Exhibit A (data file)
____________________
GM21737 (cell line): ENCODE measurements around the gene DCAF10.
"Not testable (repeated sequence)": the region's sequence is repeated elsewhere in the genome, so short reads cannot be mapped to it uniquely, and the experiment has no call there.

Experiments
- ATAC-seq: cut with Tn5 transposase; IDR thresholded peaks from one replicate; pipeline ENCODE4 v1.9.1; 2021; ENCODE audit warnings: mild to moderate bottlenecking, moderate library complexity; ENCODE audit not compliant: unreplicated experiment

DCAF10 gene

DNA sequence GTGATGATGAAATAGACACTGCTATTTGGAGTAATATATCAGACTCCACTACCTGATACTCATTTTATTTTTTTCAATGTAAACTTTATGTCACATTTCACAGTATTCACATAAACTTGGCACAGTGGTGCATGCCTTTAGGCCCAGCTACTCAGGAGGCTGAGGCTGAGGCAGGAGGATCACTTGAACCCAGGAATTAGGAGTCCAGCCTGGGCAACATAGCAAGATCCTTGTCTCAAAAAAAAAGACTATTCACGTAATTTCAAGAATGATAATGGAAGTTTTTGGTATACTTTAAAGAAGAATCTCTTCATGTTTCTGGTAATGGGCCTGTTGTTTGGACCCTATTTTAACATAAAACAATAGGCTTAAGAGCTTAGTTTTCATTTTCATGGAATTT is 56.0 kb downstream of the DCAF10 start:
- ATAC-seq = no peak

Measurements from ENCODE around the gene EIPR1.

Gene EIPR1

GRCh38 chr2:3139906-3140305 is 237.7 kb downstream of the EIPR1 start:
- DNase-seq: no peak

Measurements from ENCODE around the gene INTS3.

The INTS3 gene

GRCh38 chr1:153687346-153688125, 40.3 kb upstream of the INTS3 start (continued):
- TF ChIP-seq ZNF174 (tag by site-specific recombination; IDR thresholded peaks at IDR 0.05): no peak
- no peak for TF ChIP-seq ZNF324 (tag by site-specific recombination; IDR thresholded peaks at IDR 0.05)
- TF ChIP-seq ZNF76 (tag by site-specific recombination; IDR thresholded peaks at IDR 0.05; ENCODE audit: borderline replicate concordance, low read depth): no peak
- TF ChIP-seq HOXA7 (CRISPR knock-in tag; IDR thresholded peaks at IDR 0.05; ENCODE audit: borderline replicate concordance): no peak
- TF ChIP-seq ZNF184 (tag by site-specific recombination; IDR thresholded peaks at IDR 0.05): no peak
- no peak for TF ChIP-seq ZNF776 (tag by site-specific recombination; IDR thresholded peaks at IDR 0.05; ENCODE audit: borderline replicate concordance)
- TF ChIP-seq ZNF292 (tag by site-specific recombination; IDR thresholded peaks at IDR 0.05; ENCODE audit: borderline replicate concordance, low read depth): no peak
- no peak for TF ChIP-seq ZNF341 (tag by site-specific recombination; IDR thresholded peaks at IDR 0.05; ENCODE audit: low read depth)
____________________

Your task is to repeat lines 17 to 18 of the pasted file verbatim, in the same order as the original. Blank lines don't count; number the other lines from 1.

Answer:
- TF ChIP-seq ZNF76 (tag by site-specific recombination; IDR thresholded peaks at IDR 0.05; ENCODE audit: borderline replicate concordance, low read depth): no peak
- TF ChIP-seq HOXA7 (CRISPR knock-in tag; IDR thresholded peaks at IDR 0.05; ENCODE audit: borderline replicate concordance): no peak